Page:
Review by Jon C. Oliver
In the closing days of WWII in Europe, Mike Randall and Eddie Hodge, door gunners on a B-17, are shot down over Berlin. Because they dress themselves in stolen civilian clothes, they are mistaken for peasants and assigned to a forced labor camp in Konigsberg, East Prussia, instead of a POW camp. Hodge’s feet become frost bitten in the frigid weather and he becomes too ill to work. With the help of Randall and Stolz, the German overseer, Hodge commits suicide to avoid the worse fate of being left to die at the side of the road. Randall promises to look up Eddie’s father and sister and tell them what happened.
In the port city of Konigsberg, Randall finds an opportunity to escape by stowing away on a U-boat while loading crates of mysterious cargo as the part of a work detail. The SS kill the other laborers and Mike is safe for now in the former torpedo room of the U-boat. When, Bruckner, the U-boat’s captain, takes a couple of men to the bow torpedo room to inspect their cargo, Mike is discovered. Bruckner comes to like the young American airman and determines to let him go. In the Kattegat Straits between Jutland and Sweden, Bruckner surfaces his U-boat and sets Mike free in a rubber raft. This is an unfortunate maneuver for Bruckner because, before he can get his U-boat underwater, it is sunk by an RAF hunter-killer bomber. Mike looks on with horror as his new friend and his crew are blown up and sunk.
Einer Person, the captain of a Swedish fishing boat, The Brunnhilde, rescues Mike from the cold unforgiving waters off the coast of Sweden and takes him into his home. Mike is nursed back to health and spends the next six years in the small fishing port of Trellestad, working as a crewman on The Brunnhilde. When Mike decides it is time to return to the States to look up Hodge’s father and sister, Einer informs Mike that he has a substantial amount of money that has been saved for him as his wages from crewing The Brunnhilde. After a trip to the American Embassy in Stockholm, Mike departs for the United States.
Mike makes his way to Rock Creek, SC where Eddie’s father, Earl, and sister, Leslie, operate an oyster boat. While duck hunting, Mike finds the opportunity to tell Earl what happened to his son. He finds it more difficult to bring the subject up with Leslie. Mike stays on in Rock Creek because he sees that Earl needs help operating the oyster boat. His guilt over surviving when Eddie doesn’t prevents Mike from acting on his increasing affection for Leslie; even as they work more closely together on the boat when Earl needs to take a break. There is a tense status quo between them.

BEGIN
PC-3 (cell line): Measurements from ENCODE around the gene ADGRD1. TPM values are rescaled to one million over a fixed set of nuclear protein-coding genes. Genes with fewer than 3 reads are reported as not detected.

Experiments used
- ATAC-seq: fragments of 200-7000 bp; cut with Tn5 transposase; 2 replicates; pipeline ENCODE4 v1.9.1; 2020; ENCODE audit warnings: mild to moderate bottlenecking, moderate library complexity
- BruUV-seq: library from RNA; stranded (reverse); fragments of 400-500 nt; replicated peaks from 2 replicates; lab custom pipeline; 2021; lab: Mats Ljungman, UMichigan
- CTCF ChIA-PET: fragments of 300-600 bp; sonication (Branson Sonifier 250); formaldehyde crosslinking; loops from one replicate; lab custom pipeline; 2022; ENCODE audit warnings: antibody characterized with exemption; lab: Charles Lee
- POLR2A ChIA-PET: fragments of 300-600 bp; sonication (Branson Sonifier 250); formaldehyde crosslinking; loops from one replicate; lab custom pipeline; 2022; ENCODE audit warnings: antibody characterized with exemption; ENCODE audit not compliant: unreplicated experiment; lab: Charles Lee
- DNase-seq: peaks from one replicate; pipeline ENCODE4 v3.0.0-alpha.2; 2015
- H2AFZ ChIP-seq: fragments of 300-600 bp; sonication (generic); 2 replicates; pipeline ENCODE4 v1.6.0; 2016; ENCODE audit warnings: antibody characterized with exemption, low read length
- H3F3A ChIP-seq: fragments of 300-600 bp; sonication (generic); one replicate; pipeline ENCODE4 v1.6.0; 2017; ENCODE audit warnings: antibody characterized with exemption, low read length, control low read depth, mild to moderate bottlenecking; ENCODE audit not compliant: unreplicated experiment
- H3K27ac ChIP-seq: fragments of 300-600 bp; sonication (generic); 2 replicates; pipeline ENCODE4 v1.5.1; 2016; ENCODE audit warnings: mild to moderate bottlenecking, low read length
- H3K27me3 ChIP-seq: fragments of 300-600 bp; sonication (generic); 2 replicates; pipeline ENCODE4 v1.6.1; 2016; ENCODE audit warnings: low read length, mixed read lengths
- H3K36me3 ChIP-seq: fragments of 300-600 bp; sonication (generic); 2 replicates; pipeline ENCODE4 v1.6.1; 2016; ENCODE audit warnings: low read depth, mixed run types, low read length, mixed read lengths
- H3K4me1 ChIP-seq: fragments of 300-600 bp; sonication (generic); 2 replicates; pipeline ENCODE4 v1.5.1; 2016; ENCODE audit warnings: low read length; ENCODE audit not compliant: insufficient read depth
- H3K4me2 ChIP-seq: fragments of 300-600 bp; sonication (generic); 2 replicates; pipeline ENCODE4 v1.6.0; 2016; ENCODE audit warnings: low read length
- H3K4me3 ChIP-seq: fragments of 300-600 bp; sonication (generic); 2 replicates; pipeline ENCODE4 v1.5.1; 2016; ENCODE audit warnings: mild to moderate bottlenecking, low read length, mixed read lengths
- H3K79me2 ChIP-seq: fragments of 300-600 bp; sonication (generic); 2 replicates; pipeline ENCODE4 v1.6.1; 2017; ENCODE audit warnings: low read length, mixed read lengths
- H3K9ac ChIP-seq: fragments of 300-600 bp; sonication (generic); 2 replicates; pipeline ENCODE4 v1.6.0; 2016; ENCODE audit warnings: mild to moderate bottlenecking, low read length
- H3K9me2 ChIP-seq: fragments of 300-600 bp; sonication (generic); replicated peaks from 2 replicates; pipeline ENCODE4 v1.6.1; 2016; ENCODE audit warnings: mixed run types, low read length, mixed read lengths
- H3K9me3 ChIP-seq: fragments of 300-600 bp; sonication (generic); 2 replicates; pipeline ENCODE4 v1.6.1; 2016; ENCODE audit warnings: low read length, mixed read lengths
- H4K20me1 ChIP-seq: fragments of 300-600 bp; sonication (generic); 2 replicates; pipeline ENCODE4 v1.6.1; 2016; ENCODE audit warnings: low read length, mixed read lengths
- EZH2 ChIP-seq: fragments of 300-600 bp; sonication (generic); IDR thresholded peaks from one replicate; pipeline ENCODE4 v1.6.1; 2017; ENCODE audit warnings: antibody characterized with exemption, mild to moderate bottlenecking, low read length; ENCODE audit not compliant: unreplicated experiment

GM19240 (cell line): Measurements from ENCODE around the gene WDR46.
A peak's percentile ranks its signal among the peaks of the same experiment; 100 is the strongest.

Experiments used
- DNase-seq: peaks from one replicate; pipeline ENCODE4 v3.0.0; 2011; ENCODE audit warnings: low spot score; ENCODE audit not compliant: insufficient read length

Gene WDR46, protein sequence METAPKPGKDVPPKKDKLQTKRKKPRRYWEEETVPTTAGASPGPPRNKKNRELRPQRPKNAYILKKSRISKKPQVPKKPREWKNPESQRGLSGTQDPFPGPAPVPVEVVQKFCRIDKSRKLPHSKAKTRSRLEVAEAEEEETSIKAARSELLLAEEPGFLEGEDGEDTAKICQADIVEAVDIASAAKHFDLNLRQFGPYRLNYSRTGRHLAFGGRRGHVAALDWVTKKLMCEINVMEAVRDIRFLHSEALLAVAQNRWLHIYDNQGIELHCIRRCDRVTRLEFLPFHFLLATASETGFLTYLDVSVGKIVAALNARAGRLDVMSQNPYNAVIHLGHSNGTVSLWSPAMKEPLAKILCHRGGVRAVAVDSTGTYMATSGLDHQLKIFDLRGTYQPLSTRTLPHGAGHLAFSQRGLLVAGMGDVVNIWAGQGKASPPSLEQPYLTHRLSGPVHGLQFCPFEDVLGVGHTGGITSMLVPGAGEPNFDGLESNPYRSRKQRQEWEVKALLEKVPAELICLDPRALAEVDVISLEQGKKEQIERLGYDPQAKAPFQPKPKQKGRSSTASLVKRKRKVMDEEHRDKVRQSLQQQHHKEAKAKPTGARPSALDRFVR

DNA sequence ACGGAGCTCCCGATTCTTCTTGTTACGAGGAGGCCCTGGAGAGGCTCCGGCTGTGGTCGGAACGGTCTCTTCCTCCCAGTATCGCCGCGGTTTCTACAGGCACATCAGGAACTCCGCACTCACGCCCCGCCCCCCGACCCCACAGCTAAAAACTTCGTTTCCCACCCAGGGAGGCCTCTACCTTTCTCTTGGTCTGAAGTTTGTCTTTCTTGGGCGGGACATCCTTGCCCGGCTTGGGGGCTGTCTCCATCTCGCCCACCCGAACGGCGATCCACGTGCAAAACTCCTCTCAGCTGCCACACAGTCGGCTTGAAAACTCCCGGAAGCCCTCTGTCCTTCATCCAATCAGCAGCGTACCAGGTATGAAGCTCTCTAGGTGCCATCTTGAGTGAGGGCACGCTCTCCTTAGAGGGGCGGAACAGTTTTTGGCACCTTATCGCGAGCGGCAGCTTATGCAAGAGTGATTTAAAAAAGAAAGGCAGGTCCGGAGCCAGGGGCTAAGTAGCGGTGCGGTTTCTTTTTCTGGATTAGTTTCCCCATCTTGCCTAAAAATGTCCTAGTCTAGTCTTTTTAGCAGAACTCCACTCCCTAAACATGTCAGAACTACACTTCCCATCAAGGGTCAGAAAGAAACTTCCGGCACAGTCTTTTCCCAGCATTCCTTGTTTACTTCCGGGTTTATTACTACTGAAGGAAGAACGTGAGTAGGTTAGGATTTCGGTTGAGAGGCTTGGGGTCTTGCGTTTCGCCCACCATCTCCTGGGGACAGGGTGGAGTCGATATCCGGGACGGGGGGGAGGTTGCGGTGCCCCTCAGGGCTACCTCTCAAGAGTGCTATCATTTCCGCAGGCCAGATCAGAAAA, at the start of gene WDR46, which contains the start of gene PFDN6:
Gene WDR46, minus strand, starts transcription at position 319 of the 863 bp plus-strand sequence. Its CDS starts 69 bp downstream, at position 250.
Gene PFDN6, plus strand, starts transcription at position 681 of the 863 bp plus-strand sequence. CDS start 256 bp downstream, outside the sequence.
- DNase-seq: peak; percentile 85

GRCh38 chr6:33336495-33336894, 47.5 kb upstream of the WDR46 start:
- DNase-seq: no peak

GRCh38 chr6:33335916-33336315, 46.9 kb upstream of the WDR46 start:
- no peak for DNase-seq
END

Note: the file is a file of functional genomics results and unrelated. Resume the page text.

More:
This is broken when Earl draws Mike’s attention to an article in the Charleston newspaper about West German Admiral Erich Bruckner’s trip to NYC as the new head of NATO’s naval intelligence and war planning section. The article claims that Bruckner spent four years in a brutal Soviet labor camp after his U-boat was sunk in the Baltic. Mike has to go to New York to confirm the identity of this West German admiral. Not surprisingly, when Mike gets the opportunity to get close to the admiral, he knows that it is not the real Erich Bruckner and that he has to convince the authorities that this Bruckner is an imposter. No one in authority will listen to Mike and he knows the only way he can prove his story is to return to Sweden and find the wreckage of U-582, Bruckner’s U-boat. With the help of some people who do believe him: a retired Jewish NYC detective, two Massad divers and Leslie; Mike heads back to Sweden and enlists the help of Einer and The Brunnhilde. Complicating their search is MVD, the Russian secret service, which is running the fake Admiral Bruckner as a mole, and Kruger, an assassin who works for Martin Borman, supposed recipient of the mysterious cargo on U-582. At the close of the war in Europe, Borman had made it to Bolivia and a hideout high in the Andes. Mike and his crew overcome the odds and locate and recover the sunken U-boat and its cargo.
While the Russians take care of the bogus Admiral Bruckner, Mike takes his time going to Bolivia to tie up the loose end, Martin Borman.
The timeline for this story is from the mid-1940s to the early 1950s. In that time you get to know Mike well. His pain with the events after he and his friend, Eddie, are shot down over Germany and Eddie’s subsequent suicide; his recovery as he works for six years with his rescuers in Sweden; and his struggles dealing with his feelings for Eddie’s sister, complicated by his guilt over surviving while Eddie didn’t.
Sometimes you want to give Mike a swift kick and tell him to move on with Leslie; to start living his life. Then the Bogus Bruckner makes his appearance and the story takes on a whole new dimension. The narrative picks up dramatically and is enhanced by several edge-of-the-seat moments climaxing as three forces race for the missing U-boat: the Russians to save the integrity of their mole; the German’s, in the form of Borman’s henchman, Kruger, to salvage their treasure; and, Mike and his crew to expose the dangerous faux Bruckner with his access to all of NATO’s naval secrets. The action sequences are very well done and kept me reading when I should have been doing other things.
The exposition is very good, description is excellent, and the narrative moves at a nice pace, particularly in the second half of the book.
This was the first book by Mr. Brown that I have read; it will not be the last.
Title: Amongst My Enemies
Author: William F. Brown
Genre: Historical Thriller
Publication: William F. Brown; December 12th, 2011
Price: $2.99 (Kindle, Nook)
Author’s Website: http://billbrownwritesnovels.wordpress.com/